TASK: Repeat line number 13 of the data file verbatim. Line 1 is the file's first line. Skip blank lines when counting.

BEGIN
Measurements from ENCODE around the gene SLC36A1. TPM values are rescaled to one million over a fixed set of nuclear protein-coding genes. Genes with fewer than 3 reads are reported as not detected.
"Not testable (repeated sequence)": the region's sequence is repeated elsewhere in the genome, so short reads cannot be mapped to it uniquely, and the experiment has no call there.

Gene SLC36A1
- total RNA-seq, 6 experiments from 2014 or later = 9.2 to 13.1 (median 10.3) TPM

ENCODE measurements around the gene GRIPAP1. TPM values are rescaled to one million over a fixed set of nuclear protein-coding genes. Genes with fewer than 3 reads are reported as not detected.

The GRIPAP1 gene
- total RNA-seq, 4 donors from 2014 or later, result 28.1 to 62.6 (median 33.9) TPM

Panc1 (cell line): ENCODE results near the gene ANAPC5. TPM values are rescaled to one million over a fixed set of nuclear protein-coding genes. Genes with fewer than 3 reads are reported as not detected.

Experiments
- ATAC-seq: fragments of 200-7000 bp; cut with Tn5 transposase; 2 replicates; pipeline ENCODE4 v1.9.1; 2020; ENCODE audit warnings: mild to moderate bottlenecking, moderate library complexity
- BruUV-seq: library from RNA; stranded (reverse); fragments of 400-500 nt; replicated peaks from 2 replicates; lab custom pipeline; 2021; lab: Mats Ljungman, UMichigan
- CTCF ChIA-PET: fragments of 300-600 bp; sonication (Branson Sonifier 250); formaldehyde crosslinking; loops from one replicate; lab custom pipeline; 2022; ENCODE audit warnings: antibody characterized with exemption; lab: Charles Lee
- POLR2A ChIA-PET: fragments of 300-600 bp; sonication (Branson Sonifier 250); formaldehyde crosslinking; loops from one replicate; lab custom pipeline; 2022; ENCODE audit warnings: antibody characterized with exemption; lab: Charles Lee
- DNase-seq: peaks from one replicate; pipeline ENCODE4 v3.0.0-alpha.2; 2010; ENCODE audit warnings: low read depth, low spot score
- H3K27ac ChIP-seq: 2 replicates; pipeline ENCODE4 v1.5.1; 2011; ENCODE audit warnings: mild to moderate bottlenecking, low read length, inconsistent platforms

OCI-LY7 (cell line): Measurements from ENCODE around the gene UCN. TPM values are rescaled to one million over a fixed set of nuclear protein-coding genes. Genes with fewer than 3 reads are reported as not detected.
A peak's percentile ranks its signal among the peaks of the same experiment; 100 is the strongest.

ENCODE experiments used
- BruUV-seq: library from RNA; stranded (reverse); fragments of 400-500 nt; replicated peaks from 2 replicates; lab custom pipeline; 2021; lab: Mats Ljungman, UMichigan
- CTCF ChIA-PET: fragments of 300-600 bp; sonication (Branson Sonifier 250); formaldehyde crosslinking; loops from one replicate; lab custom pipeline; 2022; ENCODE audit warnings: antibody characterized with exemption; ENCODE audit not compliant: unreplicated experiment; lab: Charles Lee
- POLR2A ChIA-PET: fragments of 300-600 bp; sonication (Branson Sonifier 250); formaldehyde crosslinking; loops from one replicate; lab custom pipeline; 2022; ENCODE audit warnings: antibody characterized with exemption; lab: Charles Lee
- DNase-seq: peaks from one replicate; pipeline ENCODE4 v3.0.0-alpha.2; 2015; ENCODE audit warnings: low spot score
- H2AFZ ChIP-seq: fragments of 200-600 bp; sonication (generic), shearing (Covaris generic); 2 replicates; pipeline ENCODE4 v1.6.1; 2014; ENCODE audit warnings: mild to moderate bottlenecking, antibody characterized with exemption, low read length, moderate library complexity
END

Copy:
- POLR2A ChIA-PET: fragments of 300-600 bp; sonication (Branson Sonifier 250); formaldehyde crosslinking; loops from one replicate; lab custom pipeline; 2022; ENCODE audit warnings: antibody characterized with exemption; lab: Charles Lee